The actin alleles were tested for their effects on other features of filamentous growth: 1) invasion—PH cells can invade the agar substrate, whereas YF cells do not; 2) cell elongation—PH cells are much longer and thinner than their YF counterparts; and 3) unipolar bud site selection—PH daughters tend to bud primarily from the pole opposite the birth end of the mother (the distal end). In contrast, YF diploids bud in a bipolar manner—the first and second daughters tend to bud from the distal end of the mother cell, and subsequent daughters bud with equal likelihood from either the proximal or distal poles. The subsequent section describes the analysis, the results of which are summarized in Table Table3. 3.
Colonies grown on SLAD plates were compared before and after washing (Figure (Figure1).1). Five alleles (act1–104, act1–109, act1–110, act1–113, and act1–117) have little or no effect on agar invasion. However, the remaining seven alleles show defects ranging from a slight reduction to virtually complete elimination of agar invasion. For example, act1–129/act1–129 homozygotes invade slightly less well than ACT1 strains, whereas act1–112/act1–112 homozygotes show an extreme invasion defect.
The percentage of long cells made under conditions that induce PH growth was determined for both the wild type and mutant strains harboring actin alanine scan alleles shown in Figure Figure1.1. The different alleles have distinct effects on elongation. Most mutants make from 30 to 80% of wild-type numbers of long cells, but act1–112/act1–112 and act1–120/act1–120 strains make virtually no long cells (Figure (Figure2A). 2A).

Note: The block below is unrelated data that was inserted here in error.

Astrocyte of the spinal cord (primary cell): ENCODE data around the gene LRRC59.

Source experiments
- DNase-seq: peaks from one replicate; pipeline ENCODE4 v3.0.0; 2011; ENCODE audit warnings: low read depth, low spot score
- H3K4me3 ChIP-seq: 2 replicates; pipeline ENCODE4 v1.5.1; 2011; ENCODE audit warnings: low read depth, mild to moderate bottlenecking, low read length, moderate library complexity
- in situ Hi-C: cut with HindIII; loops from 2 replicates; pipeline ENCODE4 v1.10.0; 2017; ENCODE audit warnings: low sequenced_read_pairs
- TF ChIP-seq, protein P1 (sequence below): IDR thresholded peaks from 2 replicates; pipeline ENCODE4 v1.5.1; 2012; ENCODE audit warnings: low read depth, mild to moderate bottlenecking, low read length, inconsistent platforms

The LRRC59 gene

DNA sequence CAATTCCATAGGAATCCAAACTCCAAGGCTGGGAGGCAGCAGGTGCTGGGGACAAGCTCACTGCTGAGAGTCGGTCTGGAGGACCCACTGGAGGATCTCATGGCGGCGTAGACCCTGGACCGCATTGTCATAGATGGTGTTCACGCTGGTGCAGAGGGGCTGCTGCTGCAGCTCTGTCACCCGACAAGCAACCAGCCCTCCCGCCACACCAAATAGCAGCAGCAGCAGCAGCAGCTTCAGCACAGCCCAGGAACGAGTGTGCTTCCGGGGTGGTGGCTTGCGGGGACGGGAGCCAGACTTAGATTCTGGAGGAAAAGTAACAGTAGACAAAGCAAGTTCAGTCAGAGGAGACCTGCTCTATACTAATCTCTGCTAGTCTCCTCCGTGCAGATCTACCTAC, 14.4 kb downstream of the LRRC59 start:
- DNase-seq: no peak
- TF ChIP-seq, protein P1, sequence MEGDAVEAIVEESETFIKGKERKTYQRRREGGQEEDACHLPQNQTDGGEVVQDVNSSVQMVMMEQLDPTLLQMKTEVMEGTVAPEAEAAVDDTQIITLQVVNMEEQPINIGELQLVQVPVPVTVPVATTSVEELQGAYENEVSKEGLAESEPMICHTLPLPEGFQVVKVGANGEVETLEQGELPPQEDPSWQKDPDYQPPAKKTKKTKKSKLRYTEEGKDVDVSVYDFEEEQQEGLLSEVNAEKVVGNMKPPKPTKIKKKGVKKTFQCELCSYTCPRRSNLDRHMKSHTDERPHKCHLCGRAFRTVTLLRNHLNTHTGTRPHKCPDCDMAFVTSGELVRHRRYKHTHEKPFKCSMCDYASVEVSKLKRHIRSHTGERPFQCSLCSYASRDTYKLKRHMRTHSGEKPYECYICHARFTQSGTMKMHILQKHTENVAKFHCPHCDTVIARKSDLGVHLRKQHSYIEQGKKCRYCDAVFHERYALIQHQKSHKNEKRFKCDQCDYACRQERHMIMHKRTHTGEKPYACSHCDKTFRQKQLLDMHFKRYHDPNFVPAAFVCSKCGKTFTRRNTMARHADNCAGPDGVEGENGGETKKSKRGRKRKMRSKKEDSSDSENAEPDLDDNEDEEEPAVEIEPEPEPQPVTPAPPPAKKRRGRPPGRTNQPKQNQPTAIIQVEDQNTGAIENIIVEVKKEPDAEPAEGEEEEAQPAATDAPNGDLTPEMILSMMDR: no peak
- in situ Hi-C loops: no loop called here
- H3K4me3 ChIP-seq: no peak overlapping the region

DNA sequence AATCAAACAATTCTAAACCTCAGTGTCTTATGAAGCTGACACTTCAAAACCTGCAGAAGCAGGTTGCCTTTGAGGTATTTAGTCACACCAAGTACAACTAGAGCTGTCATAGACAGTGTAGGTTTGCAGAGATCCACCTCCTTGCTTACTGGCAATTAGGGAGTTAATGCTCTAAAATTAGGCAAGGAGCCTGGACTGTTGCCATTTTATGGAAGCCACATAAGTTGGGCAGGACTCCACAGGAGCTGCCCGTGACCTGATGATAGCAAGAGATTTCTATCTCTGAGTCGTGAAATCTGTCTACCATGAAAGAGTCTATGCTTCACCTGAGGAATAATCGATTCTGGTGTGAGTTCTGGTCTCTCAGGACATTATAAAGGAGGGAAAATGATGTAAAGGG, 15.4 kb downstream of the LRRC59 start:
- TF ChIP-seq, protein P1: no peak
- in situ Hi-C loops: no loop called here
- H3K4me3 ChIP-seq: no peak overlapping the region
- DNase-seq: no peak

Interestingly, the effect of a given mutation on cell elongation does not correlate with its effect on invasion. For example, both act1–111 and act1–112 block invasion (Figure (Figure1),1), but act1–111/act1–111 strains make substantial numbers of long cells, whereas act1–112/act1–112 homozygotes do not (Figure (Figure2,2, A and B). Thus, cell elongation and invasion appear to require different functions of actin that are differentially affected by certain mutations.
Many mutations affecting actin (as well as mutations affecting other cytoskeletal proteins) cause random budding in YF diploids but have no effect on axial budding in haploids (Drubin et al., 1993 ; Sivadon et al., 1995 ; Haarer et al., 1996 ; Zahner et al., 1996 ; Yang et al., 1997 ). We examined whether this subset of actin mutations affects the unipolar budding pattern that diploids exhibit during PH growth. The budding patterns of 10 of the 12 act1/act1 mutants grown under PH growth-inducing conditions were assessed (act1–111/act1–111 and act1–132/act1–132 homozygotes could not be scored because they exhibit abnormal chitin deposition and high background staining with calcoflour). Seven alleles cause random budding under conditions that induce PH growth, whereas three (act1–104, act1–113, and act1–117) do not (Table (Table33).